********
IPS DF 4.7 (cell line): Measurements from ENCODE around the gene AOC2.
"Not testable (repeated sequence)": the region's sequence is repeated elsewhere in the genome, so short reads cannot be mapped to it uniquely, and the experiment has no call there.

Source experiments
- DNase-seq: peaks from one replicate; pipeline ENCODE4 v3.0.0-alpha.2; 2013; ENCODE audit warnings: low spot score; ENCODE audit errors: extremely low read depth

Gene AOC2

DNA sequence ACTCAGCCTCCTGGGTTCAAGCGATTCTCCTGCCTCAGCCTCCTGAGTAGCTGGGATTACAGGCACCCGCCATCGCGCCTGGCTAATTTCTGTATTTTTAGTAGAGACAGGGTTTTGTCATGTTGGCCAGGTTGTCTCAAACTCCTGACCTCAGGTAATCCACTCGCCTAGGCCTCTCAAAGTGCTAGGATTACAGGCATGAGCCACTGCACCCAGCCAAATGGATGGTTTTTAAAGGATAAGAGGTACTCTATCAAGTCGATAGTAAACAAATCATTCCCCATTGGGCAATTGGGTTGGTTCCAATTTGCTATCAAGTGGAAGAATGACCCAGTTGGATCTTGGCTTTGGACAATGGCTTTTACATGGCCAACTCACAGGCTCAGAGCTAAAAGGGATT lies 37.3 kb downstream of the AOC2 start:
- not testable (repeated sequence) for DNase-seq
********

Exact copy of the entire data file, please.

IPS DF 4.7 (cell line): Measurements from ENCODE around the gene AOC2.
"Not testable (repeated sequence)": the region's sequence is repeated elsewhere in the genome, so short reads cannot be mapped to it uniquely, and the experiment has no call there.

Source experiments
- DNase-seq: peaks from one replicate; pipeline ENCODE4 v3.0.0-alpha.2; 2013; ENCODE audit warnings: low spot score; ENCODE audit errors: extremely low read depth

Gene AOC2

DNA sequence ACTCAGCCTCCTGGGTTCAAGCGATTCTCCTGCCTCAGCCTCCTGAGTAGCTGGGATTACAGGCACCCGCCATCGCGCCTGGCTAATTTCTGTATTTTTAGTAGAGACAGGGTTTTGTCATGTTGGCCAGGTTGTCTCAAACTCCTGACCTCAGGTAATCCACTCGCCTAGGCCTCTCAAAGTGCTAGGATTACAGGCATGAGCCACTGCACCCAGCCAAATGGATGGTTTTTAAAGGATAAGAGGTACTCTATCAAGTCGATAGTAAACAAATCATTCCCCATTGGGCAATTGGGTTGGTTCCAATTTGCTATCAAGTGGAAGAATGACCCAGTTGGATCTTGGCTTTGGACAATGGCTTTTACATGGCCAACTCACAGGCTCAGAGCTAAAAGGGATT lies 37.3 kb downstream of the AOC2 start:
- not testable (repeated sequence) for DNase-seq